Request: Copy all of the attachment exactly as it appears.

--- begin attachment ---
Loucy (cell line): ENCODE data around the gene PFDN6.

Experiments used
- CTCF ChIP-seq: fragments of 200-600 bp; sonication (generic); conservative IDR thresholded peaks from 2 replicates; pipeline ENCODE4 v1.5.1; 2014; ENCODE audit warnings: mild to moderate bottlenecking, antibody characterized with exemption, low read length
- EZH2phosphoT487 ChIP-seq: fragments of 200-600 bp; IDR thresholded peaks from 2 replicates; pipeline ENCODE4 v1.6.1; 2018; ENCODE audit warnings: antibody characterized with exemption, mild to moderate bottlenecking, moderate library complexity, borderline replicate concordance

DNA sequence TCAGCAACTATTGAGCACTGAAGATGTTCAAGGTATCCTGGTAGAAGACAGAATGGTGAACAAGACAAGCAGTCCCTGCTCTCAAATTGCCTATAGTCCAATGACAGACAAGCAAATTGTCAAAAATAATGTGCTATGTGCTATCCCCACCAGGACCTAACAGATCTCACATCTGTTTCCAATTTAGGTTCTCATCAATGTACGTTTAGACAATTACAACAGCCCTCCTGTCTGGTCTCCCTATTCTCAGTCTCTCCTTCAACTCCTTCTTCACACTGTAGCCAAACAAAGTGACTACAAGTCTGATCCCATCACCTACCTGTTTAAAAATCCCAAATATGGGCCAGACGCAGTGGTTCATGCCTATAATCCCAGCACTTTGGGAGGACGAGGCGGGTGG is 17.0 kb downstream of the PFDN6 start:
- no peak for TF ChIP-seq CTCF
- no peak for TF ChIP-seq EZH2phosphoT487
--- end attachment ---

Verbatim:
Loucy (cell line): ENCODE data around the gene PFDN6.

Experiments used
- CTCF ChIP-seq: fragments of 200-600 bp; sonication (generic); conservative IDR thresholded peaks from 2 replicates; pipeline ENCODE4 v1.5.1; 2014; ENCODE audit warnings: mild to moderate bottlenecking, antibody characterized with exemption, low read length
- EZH2phosphoT487 ChIP-seq: fragments of 200-600 bp; IDR thresholded peaks from 2 replicates; pipeline ENCODE4 v1.6.1; 2018; ENCODE audit warnings: antibody characterized with exemption, mild to moderate bottlenecking, moderate library complexity, borderline replicate concordance

DNA sequence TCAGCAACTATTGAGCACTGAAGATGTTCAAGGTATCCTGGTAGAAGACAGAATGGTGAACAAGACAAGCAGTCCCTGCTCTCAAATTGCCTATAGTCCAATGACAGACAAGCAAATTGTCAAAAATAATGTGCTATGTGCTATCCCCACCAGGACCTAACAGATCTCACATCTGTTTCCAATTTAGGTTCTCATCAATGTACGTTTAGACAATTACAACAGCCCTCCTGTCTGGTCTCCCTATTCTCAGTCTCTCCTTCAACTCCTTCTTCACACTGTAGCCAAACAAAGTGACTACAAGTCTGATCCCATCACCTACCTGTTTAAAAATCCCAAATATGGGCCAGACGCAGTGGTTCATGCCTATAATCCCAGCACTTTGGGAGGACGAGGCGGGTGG is 17.0 kb downstream of the PFDN6 start:
- no peak for TF ChIP-seq CTCF
- no peak for TF ChIP-seq EZH2phosphoT487